Our destination is the Tres Piedras Ranch between Bayfield and Pagosa Springs Colorado, less than a four-hour drive from Albuquerque. The 40-mile long Piedra River runs through it. The Spanish word Piedra means stone in English.
Among its uses have been as a hunting and fishing venue, with two cabins built in the 1950s for lodging. Kathy’s late father bought it in partnership with a friend many years ago, and eventually a third family bought a share.
The 300-acre plus ranch can be found down a dirt road behind two locked gates at one end of the US Forest Service’s Lower Piedra Campground.
Finally we arrive.
Kathy masters the combination lock and unlocks the gates with assistance from Chuck.
Less than a 10-minute drive down a bumpy dirt road and we arrive, driving past the caretaker’s cabin and parking at the large cabin that will be our home for five nights.
The larger cabin contains three bedrooms, three bathrooms, and two kitchens, designed to be separated into two duplex units.
Kathy’s younger brother, sister-law, and daughter are there to greet us, and have accomplished a lot to make us feel at home. Tom, Ellyn, and Haley stay in the smaller cabin several hundred yards up the road.
Once our two SUVs are unpacked, we have time to relax and cool off a little in the 100-degree heat on the large deck overlooking the river.
Edgar Hamilton, Tom’s and Ellyn’s young Gordon Setter, keeps us entertained.
Jace, the youngest of our eight grandchildren, takes the opportunity to show Uncle Tom a card trick as Auntie Karen, our elder daughter, looks on.
Dr. Haley, Kathy’s veterinarian niece, spends part of a rare day off cuddling her own dog.
The following morning features Tom’s plate-filling version of huevos rancheros.
The second night is highlighted by a seven-rib roast cooked on the barbecue grill, and a surprise 16th birthday celebration for Riley, the youngest of our five granddaughters.
Kathy’s youngest brother, Greg, drives up from Farmington, New Mexico to join us for a Spades card tournament and dinner. Tom regards Greg as the world’s best Spades player.
Our days consist of walking, swimming and tubing in the river, and driving the venerable Yamaha Rhino around the property.
Kathy gives grandson Blane a Rhino driving lesson while Jace looks on attentively.
We also enjoy watching the trail riders traverse the precipitous path across the river, and never tire of watching the hummingbirds swoop in for nectar on the deck.
The patient Riley eventually can say a hummingbird has perched on her finger.
One early morning features a surprise one-hour trail ride across the river for the five Hildenbrand family members.
Above: L to R Back: Kim, Blane, Riley, John - Jace in Front
Our son-in-law John rode a fair amount when he was younger and manages to look quite comfortable in the saddle.
One night John builds a fire, the children make s’mores, and our other son-in-law Chuck oversees a game of Charades.
Kathy’s nephew Chris and his family join us from nearby Bayfield for dinner on our final evening, and almost too soon it’s time to pack up, leave the ranch, and drive to Durango.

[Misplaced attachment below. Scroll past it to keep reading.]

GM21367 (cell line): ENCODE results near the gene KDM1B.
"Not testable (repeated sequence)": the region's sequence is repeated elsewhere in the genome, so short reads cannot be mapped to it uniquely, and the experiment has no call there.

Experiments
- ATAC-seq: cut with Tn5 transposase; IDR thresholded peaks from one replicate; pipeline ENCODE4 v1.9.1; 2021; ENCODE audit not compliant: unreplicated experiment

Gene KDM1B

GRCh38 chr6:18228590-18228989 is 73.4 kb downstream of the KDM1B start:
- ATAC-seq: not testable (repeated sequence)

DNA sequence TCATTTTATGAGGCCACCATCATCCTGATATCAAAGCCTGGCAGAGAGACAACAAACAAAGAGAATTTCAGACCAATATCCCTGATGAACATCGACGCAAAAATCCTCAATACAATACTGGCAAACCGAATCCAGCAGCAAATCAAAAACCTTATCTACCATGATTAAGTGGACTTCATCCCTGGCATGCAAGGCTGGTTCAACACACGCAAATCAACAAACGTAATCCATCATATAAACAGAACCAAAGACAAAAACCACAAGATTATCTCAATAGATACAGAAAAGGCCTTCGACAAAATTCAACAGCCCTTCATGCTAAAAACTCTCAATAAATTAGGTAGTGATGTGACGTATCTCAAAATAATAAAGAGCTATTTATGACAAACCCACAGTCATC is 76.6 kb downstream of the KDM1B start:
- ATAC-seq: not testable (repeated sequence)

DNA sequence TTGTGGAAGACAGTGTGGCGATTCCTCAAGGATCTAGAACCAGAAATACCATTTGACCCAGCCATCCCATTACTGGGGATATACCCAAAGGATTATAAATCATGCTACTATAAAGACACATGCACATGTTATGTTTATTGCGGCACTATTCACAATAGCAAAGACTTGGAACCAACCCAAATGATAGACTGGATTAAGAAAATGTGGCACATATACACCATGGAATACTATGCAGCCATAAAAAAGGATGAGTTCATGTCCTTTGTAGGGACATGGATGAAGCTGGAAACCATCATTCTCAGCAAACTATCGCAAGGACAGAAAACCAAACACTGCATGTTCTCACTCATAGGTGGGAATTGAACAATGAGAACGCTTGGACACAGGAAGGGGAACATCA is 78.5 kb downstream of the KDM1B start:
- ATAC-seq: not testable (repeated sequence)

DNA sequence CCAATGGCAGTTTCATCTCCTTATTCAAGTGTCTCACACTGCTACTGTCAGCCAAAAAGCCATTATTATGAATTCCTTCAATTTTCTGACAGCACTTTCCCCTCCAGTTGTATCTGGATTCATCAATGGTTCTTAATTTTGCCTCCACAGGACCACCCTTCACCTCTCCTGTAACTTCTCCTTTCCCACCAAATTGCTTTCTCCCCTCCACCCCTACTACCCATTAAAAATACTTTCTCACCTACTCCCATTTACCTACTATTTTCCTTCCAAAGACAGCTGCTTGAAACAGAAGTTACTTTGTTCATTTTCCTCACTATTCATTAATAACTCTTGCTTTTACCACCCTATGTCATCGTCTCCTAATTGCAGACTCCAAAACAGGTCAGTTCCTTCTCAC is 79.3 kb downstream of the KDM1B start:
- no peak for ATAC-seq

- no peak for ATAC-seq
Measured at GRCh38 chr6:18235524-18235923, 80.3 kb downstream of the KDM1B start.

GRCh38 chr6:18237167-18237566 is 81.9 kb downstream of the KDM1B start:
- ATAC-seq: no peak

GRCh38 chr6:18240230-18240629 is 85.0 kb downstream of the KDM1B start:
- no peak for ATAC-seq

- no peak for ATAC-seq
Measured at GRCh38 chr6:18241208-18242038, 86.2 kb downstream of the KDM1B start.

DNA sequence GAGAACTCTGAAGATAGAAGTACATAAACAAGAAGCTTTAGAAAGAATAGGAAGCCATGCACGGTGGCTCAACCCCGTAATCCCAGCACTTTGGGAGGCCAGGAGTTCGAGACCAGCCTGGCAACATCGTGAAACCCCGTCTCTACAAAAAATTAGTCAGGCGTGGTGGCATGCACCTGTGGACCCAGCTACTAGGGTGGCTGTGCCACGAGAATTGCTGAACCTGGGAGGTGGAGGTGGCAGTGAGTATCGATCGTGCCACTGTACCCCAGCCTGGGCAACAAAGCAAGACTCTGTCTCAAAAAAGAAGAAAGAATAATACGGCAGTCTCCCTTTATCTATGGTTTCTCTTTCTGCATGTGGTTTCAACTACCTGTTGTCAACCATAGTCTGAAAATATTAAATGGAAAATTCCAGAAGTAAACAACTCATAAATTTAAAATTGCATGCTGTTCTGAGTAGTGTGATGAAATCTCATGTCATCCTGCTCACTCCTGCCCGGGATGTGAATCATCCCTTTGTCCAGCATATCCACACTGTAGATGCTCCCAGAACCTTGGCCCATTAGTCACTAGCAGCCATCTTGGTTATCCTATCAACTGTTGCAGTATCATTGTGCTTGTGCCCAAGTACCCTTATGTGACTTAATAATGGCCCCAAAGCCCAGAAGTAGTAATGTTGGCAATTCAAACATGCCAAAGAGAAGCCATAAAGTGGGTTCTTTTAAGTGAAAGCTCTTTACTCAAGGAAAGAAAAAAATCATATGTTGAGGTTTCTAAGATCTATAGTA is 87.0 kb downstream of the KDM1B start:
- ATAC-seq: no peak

There, as we drive Chuck and Karen past the riverfront house where Kathy and her three brothers grew up, the owner emerges. Kathy introduces herself and before we know it we’re touring the extensively remodeled home, now featuring an open kitchen.
It looks fantastic. Kathy’s mother would have approved.
We eventually all wind up at Tom’s house for an overabundance of wonderful appetizers before driving up the road a mile to one of Durango’s features, the Bar-D Chuckwagon Supper and Show, featuring the excellent Bar-D Wranglers.
Thanks to Tom’s connections, Riley gets a special 16th birthday shoutout from the emcee, which she handles well.
After the show we drive to Farmington, stay overnight at the pleasant Hampton Inn we know from previous stays, and visit Greg and June at their beautiful house for a magnificent farewell lunch the next day.
From there it’s less than four hours back to ABQ, where we gas up our rental cars, return them, and take the shuttle to the airport.
We check our bags, navigate a chaotic and confused TSA checkpoint, and eventually board our Alaska non-stop flight to Seattle.
The flight is fine. We’re awarded two upgrades on Alaska and put Karen and Chuck in First Class. Kathy and Brian have an empty middle seat in Premium Economy. The five Hildenbrands sit toward the back but at least are together.
The fun starts when we land. We can’t hear the pilot’s announcement but we land at a remote gate, as is common in Europe but not here, probably due to an overcrowded airport.
We take a fairly long bus ride to an entrance in the terminal. Kim and family have to wait for a second bus. It takes 27 minutes for our luggage to arrive. We all meet up and then wait at least a half hour for an overcrowded parking shuttle to ShuttlePark2. Thumbs down to them!
Construction in the shuttle pickup area and a very busy airport make for a real mess.
We end up at our hotel, the Renton Hilton Garden Inn (sadly a bit run down but still decent) well after Midnight Pacific Daylight Time and awaken after not enough hours of sleep. Son David, who lives in the area, advises us on vacation from Frankfurt Germany (while dealing with a flight delay) of the best restaurant nearby for breakfast, the Countryside Cafe. It’s terrific, and proves to be a great place to celebrate Brian’s birthday and the finale of a great trip.